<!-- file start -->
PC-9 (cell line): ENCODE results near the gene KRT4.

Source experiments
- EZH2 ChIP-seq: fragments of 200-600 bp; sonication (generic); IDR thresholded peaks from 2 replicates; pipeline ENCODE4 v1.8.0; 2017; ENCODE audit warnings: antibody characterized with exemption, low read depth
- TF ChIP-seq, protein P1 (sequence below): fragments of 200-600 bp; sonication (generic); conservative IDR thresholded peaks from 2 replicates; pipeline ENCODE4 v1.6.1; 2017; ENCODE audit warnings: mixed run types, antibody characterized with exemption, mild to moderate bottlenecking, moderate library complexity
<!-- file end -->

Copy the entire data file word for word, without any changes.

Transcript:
PC-9 (cell line): ENCODE results near the gene KRT4.

Source experiments
- EZH2 ChIP-seq: fragments of 200-600 bp; sonication (generic); IDR thresholded peaks from 2 replicates; pipeline ENCODE4 v1.8.0; 2017; ENCODE audit warnings: antibody characterized with exemption, low read depth
- TF ChIP-seq, protein P1 (sequence below): fragments of 200-600 bp; sonication (generic); conservative IDR thresholded peaks from 2 replicates; pipeline ENCODE4 v1.6.1; 2017; ENCODE audit warnings: mixed run types, antibody characterized with exemption, mild to moderate bottlenecking, moderate library complexity